If you win your case

If you win your case, the tribunal can order the losing party to do certain things depending on the type of case. Examples include:

  • paying you compensation
  • paying you any witness expenses you’ve paid
  • improving your working conditions
  • giving you your job back, if appropriate

If you get compensation, the amount can depend on:

  • the type of case - there are limits on certain cases
  • how much money you’ve lost because of the respondent’s actions
  • your age, length of service and salary

If the respondent does not pay

If you do not get your payment, contact them to find out why.

If they still do not pay you can ask to have them fined. You can also ask a court to force them to pay.

You cannot do either of these things if the respondent has appealed, or is about to. They have 42 days to appeal.

Getting the respondent fined

Use the penalty enforcement form. Send it to the address on the form or ETPenalties@bis.gsi.gov.uk.

The respondent will get a warning notice giving them 28 days to pay you. If they do not they’ll have to pay a fine.

You can still get a court to force them to pay.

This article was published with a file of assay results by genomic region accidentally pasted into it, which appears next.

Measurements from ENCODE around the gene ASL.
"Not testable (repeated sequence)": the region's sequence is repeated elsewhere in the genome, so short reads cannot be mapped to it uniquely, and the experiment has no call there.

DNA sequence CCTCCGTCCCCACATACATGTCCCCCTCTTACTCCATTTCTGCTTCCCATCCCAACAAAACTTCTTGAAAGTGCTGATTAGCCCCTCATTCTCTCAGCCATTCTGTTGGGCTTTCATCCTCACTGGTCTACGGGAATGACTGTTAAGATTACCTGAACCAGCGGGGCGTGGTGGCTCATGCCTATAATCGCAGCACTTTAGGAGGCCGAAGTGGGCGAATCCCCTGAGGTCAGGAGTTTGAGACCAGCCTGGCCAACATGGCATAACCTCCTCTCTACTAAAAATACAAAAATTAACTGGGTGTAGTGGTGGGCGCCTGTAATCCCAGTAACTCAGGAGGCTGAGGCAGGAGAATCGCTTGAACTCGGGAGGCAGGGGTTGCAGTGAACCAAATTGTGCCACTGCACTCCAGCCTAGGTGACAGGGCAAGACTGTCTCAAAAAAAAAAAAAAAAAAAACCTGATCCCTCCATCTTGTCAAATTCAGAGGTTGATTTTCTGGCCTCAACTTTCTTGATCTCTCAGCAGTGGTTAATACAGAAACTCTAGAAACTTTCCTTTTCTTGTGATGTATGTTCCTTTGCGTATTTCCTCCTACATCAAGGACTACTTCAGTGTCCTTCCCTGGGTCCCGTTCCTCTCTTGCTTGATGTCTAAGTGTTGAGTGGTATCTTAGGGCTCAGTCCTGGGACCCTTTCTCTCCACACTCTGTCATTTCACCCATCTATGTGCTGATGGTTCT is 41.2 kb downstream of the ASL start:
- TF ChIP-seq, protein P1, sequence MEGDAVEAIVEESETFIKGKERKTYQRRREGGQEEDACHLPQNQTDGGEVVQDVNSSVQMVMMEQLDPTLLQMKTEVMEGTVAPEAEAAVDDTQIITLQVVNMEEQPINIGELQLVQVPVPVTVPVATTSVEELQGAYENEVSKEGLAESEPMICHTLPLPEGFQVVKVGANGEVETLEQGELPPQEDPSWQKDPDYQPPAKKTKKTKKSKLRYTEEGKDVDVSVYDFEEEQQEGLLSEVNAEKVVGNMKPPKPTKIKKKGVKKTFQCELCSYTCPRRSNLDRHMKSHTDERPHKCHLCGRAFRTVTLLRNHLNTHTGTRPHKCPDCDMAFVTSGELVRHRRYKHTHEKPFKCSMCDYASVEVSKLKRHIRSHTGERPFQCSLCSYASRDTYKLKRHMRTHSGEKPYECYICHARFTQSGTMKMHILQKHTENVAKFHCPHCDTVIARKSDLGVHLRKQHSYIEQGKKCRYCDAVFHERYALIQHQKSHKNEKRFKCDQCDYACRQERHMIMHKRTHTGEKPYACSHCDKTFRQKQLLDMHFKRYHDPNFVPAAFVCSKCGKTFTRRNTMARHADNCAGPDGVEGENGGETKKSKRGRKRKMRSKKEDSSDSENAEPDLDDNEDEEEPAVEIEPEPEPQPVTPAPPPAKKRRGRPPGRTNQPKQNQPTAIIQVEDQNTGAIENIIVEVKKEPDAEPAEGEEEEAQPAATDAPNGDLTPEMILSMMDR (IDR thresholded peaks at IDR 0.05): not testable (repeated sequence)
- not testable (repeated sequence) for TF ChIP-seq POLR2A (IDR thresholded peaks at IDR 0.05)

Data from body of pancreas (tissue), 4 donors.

Forcing them to pay if you’re in England or Wales

You can use the Fast Track scheme to send a High Court Enforcement Officer - similar to a bailiff - to demand payment from the respondent.

It costs £66, which you get back from the respondent when they pay.

Fill in the Fast Track Enforcement form (or the Acas settlement form if your case was settled before a hearing) and send it to the address on the form.

You can also ask the local county court to send an enforcement officer to get the money from the respondent. This costs £44.

Fill in an application to enforce an award form and send it with a copy of the tribunal’s decision to your local county court.

Forcing them to pay if you’re in Scotland

Write to the office that heard your case and ask for an ‘extract of the judgment’. A sheriff officer can use this to force the respondent to pay.

If the respondent is ‘insolvent’ (for example, they’re in administration, liquidation or receivership) you can make a claim for money they owe you, including redundancy payments.